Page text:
IFWEA affiliate StreetNet talks to Gbenga Komolafe, General Secretary of the Federation of Informal Workers Organisation of Nigeria (FIWON) on their membership of over 700 community-based associations of informal economy workers from 27 Nigerian states.
FIWON was formed on 18 June 2010. It was the result of several years of efforts by activists to form a national platform that advocated for the contributions of informal economy workers to be recognised, respected and appreciated.
Gbenga himself has been involved in organising informal economy workers for almost twenty years. Back in the early 2000s, Gbenga was volunteering with the Nigeria Automobile Technician Association (NATA), when he heard about a research project focusing on informal and civil society. The organisation applied to be a part of the project and was successful. It was a great learning experience about how to do research on the informal economy, he says.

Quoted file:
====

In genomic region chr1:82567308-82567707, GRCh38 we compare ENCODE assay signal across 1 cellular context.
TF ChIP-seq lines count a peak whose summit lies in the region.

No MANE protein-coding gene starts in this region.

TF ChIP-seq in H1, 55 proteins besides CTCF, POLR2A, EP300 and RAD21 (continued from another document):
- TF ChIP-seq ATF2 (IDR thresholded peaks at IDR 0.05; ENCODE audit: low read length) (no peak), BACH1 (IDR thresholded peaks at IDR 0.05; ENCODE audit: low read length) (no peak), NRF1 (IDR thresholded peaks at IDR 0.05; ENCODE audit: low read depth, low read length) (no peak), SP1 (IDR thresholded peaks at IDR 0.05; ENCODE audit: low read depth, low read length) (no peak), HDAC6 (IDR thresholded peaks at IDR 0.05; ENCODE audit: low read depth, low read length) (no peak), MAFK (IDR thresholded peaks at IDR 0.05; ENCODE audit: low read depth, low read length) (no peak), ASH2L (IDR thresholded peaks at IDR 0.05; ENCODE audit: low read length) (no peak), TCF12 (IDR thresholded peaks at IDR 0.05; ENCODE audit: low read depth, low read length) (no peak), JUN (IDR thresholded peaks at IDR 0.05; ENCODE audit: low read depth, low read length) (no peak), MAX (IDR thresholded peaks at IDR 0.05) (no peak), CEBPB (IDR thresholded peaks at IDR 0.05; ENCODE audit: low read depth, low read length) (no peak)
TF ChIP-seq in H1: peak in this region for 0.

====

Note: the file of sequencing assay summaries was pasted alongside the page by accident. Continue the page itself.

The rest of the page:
NATA was one of the first organisations of self-organised informal economy workers, but by 2008 other sectors (such as street vendors) were starting to self-organise as well. There was a need for a national federation which could tackle cross-cutting issues affecting informal economy workers.
And so FIWON was launched at Abuja, Nigeria’s capital city. The first conference involved 24 organisations from all over the country. Today, FIWON has over 700 community-based associations of informal economy workers as members, from 27 Nigerian states.
Read more about the collective struggles of informal economy workers in Nigeria